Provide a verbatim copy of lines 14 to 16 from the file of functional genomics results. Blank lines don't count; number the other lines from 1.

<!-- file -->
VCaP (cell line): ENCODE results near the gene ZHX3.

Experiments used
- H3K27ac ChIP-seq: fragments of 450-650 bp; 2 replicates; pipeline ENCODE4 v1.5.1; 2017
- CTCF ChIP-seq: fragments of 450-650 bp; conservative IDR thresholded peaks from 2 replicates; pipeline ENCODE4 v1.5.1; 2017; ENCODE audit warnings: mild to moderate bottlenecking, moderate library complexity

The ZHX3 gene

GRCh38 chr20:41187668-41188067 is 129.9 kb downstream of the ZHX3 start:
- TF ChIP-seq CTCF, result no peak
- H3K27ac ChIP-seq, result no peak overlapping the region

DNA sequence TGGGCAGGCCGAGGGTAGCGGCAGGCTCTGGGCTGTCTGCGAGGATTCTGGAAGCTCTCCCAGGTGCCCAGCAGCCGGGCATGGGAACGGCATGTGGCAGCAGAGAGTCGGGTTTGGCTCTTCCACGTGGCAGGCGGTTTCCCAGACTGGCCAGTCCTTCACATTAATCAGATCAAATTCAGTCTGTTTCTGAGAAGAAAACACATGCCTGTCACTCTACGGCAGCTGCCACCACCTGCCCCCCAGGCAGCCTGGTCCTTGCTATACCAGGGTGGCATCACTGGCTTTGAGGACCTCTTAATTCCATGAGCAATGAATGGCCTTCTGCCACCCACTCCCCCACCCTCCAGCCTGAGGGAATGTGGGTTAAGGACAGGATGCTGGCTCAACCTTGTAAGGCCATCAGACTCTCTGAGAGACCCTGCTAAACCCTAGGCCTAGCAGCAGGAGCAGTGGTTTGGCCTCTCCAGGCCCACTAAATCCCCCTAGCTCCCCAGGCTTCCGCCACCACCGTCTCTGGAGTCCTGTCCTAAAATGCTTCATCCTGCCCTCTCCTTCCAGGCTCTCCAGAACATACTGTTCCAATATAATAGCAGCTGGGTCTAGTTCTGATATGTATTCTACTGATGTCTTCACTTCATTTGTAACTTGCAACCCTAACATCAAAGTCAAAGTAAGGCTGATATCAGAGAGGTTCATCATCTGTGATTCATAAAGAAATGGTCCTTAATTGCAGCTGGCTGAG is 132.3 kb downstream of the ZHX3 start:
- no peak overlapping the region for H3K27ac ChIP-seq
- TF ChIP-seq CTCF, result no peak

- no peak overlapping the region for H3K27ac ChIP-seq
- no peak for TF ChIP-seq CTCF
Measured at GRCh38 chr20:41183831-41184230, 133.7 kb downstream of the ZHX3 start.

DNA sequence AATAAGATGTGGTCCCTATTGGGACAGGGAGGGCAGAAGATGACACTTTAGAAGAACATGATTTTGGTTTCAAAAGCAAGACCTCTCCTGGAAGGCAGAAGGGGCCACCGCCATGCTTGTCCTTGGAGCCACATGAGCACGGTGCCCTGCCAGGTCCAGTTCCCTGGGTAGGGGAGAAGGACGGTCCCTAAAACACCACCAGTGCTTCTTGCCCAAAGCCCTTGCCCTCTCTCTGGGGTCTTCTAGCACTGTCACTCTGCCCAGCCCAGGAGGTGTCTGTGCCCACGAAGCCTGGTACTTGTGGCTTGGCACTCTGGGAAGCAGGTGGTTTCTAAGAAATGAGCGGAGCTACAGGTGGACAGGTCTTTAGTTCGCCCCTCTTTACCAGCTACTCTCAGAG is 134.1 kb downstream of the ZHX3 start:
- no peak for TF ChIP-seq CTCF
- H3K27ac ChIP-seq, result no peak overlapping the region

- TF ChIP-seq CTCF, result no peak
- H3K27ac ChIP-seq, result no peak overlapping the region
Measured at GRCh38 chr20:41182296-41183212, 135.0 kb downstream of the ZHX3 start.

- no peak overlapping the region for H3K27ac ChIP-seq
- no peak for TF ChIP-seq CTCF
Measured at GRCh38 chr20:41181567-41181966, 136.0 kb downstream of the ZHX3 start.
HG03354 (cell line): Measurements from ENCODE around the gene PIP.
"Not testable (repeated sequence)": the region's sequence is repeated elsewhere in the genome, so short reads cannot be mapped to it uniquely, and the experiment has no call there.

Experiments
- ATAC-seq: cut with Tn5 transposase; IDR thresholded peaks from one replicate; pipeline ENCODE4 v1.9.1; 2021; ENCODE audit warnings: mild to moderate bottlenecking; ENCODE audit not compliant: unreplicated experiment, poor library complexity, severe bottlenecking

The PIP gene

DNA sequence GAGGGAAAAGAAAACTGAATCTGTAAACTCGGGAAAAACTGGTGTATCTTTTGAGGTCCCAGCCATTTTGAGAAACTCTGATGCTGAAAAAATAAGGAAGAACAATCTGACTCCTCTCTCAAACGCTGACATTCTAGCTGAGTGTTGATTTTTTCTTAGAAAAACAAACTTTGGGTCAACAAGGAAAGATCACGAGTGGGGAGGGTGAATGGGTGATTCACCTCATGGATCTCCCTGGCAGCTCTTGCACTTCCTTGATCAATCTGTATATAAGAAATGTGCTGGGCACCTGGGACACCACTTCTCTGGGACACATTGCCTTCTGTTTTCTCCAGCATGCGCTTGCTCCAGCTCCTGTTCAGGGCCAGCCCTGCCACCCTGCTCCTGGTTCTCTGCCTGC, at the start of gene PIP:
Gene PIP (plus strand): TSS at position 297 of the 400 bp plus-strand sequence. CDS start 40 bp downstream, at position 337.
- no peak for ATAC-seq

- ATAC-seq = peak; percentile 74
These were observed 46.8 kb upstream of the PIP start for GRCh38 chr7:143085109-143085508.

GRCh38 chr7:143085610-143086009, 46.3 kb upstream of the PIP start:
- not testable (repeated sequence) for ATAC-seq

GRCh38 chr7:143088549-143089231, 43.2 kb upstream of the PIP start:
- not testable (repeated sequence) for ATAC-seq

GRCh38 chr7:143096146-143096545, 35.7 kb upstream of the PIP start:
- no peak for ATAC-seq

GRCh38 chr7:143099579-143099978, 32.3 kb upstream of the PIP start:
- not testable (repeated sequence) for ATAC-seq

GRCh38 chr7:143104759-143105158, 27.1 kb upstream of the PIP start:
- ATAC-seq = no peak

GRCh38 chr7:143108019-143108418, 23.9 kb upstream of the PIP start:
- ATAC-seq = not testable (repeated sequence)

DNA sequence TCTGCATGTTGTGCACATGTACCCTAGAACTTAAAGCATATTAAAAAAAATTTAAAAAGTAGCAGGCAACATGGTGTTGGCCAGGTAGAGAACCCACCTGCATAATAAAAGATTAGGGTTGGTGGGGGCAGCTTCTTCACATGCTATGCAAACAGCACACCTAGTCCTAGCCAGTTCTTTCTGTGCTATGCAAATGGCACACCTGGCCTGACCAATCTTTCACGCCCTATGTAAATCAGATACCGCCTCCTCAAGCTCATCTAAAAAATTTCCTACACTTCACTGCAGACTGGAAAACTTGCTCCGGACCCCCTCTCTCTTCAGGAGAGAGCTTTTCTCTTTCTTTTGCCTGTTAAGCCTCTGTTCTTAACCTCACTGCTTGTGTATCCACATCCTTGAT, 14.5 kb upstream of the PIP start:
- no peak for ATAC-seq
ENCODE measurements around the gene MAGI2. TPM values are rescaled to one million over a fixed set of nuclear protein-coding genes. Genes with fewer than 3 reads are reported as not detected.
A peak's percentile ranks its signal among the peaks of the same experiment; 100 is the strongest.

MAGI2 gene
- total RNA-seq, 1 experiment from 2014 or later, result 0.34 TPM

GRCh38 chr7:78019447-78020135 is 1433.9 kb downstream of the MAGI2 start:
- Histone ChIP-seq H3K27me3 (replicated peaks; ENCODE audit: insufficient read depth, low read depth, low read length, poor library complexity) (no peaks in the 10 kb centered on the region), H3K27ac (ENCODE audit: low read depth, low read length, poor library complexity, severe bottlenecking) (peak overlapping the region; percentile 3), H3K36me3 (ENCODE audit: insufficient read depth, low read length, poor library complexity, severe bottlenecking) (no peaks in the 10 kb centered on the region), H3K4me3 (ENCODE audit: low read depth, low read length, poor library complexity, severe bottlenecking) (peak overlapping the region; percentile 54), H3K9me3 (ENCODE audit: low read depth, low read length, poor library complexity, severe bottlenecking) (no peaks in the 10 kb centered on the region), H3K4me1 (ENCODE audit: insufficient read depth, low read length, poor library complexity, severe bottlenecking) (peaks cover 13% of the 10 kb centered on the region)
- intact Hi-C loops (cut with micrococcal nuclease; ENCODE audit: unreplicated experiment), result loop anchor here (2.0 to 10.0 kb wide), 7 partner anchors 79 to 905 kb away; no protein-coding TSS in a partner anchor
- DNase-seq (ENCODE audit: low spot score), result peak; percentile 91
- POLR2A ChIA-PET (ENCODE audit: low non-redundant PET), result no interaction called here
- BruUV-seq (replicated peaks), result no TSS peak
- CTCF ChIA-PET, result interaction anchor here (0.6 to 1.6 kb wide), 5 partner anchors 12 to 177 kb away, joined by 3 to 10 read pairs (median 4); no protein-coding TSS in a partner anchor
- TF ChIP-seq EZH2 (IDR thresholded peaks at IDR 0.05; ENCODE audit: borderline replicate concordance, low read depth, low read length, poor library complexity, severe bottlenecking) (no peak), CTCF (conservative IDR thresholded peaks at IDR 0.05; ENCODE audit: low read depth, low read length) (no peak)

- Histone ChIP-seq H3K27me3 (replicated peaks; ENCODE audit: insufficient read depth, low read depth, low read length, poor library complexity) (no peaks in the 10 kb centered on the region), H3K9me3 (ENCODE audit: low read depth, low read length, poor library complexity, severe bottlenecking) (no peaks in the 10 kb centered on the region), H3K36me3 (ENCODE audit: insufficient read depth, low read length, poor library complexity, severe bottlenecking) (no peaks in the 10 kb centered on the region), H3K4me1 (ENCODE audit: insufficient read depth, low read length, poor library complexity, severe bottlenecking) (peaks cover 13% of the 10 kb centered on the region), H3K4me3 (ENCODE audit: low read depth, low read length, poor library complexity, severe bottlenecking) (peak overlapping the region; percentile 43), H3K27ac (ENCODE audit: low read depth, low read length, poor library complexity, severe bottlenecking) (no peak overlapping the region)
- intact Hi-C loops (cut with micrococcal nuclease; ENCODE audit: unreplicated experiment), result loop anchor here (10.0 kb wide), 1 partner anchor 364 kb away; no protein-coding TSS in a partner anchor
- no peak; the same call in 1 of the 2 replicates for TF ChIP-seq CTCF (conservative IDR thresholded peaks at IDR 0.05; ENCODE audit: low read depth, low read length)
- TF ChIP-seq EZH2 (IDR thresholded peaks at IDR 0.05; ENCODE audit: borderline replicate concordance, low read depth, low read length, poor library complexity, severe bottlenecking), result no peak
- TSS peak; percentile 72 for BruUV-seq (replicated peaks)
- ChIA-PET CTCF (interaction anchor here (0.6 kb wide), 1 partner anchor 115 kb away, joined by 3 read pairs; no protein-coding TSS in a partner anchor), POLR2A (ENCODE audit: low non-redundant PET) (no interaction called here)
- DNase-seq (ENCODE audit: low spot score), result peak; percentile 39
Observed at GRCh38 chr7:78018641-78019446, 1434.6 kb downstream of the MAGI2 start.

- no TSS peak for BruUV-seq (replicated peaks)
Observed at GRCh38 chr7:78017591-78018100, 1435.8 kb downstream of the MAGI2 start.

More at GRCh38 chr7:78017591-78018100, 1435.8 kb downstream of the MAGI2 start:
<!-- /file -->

Measured at GRCh38 chr20:41183831-41184230, 133.7 kb downstream of the ZHX3 start.

DNA sequence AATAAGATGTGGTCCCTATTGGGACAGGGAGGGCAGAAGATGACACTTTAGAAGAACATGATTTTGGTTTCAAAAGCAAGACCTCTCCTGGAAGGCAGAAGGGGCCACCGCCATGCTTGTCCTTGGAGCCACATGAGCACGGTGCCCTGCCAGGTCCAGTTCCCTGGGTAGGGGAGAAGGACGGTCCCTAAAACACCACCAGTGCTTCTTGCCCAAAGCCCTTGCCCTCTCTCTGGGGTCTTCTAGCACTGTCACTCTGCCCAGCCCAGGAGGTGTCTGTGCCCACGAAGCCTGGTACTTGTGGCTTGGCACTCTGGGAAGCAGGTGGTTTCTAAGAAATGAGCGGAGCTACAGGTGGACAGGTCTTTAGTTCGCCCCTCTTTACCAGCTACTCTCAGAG is 134.1 kb downstream of the ZHX3 start:
- no peak for TF ChIP-seq CTCF